For example, George Soros is predicting a crisis similar to the one we had in 2008, with problems in China being the trigger. And it certainly doesn’t help when respected investors such as Jeremy Grantham and Carl Icahn are proclaiming that the market is vastly overvalued.

Over the 20 years that I’ve been providing investment advice, I’ve learned that when we have situations like the one we’re in now, many investors begin to “catastrophize.” They begin to focus solely on the negative news—such as ignoring the 292,000 increase in employment, along with an upward revision of 50,000 to the prior month’s gains, reported on the fifth day of trading in 2016. These investors begin to anticipate everything that could possibly go wrong, and end up in a loop of worry and anxiety that leads at best to indecisiveness and at worst to panicked selling.

Now, returning to my friend’s story about flying kites …

Just as when a kite starts to plunge earthward and the natural, panicky reaction is to yank backward on the lines, the natural, panicky reaction to a dive in your portfolio’s value is to pull back (sell). In both cases, pulling back is the wrong strategy. The right strategy is the less intuitive one. It involves the choice to remain calm and step forward (actually buying stocks to rebalance your portfolio back to your desired asset allocation).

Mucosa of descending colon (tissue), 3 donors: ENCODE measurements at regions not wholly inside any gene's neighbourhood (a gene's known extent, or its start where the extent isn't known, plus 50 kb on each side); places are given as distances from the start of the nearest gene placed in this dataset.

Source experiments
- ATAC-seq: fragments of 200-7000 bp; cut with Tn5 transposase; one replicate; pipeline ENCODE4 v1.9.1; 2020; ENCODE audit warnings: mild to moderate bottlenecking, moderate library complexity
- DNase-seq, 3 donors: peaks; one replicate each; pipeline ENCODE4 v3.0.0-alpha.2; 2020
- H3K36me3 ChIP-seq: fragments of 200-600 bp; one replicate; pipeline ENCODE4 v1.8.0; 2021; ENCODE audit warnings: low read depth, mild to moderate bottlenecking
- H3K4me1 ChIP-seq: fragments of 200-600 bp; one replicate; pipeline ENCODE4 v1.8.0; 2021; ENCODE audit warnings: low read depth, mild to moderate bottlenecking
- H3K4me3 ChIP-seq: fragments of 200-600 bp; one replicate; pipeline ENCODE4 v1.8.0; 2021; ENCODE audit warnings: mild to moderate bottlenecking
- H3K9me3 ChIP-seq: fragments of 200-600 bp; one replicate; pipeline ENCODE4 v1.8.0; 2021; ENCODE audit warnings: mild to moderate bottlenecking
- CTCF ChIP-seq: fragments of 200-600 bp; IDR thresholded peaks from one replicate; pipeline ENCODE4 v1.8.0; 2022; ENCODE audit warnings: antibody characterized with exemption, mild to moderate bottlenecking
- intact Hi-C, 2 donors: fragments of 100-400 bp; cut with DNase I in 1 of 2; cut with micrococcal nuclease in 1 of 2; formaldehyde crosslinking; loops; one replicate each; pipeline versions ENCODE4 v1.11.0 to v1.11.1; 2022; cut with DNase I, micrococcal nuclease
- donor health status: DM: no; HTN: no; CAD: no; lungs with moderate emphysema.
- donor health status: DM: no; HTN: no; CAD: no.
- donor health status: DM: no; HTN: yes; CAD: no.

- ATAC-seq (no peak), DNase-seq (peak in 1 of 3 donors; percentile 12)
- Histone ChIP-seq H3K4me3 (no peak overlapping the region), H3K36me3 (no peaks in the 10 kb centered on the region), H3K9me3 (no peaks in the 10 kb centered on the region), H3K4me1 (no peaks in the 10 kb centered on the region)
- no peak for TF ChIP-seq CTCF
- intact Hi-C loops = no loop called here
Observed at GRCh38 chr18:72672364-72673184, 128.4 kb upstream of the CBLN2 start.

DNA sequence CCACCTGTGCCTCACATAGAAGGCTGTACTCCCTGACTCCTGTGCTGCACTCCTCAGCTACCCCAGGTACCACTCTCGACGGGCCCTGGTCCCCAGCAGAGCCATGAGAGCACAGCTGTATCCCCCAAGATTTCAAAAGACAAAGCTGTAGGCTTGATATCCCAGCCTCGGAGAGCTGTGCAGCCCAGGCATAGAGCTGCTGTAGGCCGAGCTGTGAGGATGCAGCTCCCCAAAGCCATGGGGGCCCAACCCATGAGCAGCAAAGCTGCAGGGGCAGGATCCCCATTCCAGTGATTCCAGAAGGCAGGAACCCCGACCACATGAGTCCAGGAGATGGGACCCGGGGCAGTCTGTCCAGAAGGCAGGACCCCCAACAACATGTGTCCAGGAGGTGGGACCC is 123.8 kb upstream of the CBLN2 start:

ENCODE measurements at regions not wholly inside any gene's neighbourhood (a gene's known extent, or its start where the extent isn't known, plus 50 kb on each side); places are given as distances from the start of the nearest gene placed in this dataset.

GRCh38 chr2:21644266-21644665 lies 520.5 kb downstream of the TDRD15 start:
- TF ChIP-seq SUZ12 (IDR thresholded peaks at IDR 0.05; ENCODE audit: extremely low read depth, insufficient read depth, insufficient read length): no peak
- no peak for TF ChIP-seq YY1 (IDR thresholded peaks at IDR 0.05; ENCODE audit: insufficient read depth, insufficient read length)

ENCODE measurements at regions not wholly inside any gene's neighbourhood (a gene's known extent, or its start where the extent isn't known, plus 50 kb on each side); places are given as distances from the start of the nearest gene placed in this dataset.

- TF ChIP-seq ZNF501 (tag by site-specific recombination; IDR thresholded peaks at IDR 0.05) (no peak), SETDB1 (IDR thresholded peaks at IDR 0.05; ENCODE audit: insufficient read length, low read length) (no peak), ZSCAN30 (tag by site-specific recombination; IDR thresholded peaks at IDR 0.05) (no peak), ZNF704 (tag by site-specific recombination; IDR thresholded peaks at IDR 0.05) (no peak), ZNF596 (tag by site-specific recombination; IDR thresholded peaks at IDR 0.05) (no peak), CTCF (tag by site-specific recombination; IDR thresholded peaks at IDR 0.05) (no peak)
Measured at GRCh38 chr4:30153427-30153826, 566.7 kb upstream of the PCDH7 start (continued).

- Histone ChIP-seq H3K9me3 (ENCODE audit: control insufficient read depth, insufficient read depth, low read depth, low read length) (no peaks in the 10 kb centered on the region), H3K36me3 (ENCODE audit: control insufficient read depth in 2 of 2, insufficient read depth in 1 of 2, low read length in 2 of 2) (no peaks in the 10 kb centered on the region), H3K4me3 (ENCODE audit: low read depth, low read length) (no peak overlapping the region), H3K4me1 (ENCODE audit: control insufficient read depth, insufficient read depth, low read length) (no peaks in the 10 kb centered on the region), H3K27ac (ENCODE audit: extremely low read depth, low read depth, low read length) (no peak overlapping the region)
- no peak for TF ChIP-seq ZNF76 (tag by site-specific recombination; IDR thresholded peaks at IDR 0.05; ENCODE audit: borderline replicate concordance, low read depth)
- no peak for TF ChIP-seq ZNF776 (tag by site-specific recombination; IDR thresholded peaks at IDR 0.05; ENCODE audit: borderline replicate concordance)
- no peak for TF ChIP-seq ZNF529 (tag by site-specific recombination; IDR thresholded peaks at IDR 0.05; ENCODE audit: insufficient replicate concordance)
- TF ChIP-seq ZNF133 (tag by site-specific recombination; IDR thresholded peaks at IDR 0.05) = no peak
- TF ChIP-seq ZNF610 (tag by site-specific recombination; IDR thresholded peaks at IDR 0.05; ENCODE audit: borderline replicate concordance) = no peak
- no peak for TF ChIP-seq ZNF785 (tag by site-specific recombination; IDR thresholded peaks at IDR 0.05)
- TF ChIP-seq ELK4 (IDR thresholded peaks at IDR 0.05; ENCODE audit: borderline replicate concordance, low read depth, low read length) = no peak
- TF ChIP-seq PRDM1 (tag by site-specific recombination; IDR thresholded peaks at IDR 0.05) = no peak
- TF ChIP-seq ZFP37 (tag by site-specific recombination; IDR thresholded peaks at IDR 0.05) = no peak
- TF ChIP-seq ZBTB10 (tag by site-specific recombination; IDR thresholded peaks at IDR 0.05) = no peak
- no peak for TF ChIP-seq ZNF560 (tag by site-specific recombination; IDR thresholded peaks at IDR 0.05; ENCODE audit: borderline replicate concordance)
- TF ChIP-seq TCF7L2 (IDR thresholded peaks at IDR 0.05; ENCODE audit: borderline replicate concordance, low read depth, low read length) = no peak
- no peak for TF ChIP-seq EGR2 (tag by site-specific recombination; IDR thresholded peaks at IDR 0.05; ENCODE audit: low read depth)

Buffett’s Advice

Warren Buffett is probably the most highly regarded investor of our era. Read his statements carefully regarding efforts to time the market:

  • “Inactivity strikes us as intelligent behavior.”
  • “The only value of stock forecasters is to make fortune-tellers look good.”
  • “We continue to make more money when snoring than when active.”
  • “Our stay-put behavior reflects our view that the stock market serves as a relocation center at which money is moved from the active to the patient.”

And finally, Buffett recommends that if you simply cannot resist the temptation to time the market, then you “should try to be fearful when others are greedy and greedy only when others are fearful.”

While it is tempting to believe that there are those who can predict bear markets and, therefore, sell before they arrive, there is no evidence of the persistent ability to do so. On the other hand, there is a large body of evidence suggesting that trying to time the markets is highly likely to lead to poor results.

For example, a study on the performance of 100 pension plans that engaged in tactical asset allocation (a fancy term for “market timing,” allowing the purveyors of such strategies to charge high fees) found that not one single plan benefited from their efforts. That is an amazing result, as even random chance would lead us to expect at least some to benefit.

Avoiding Investment Depression

If you’re prone to investment depression, one way to help avoid the downward spiral that many investors experience (which can lead to panicked selling) is to envision good outcomes.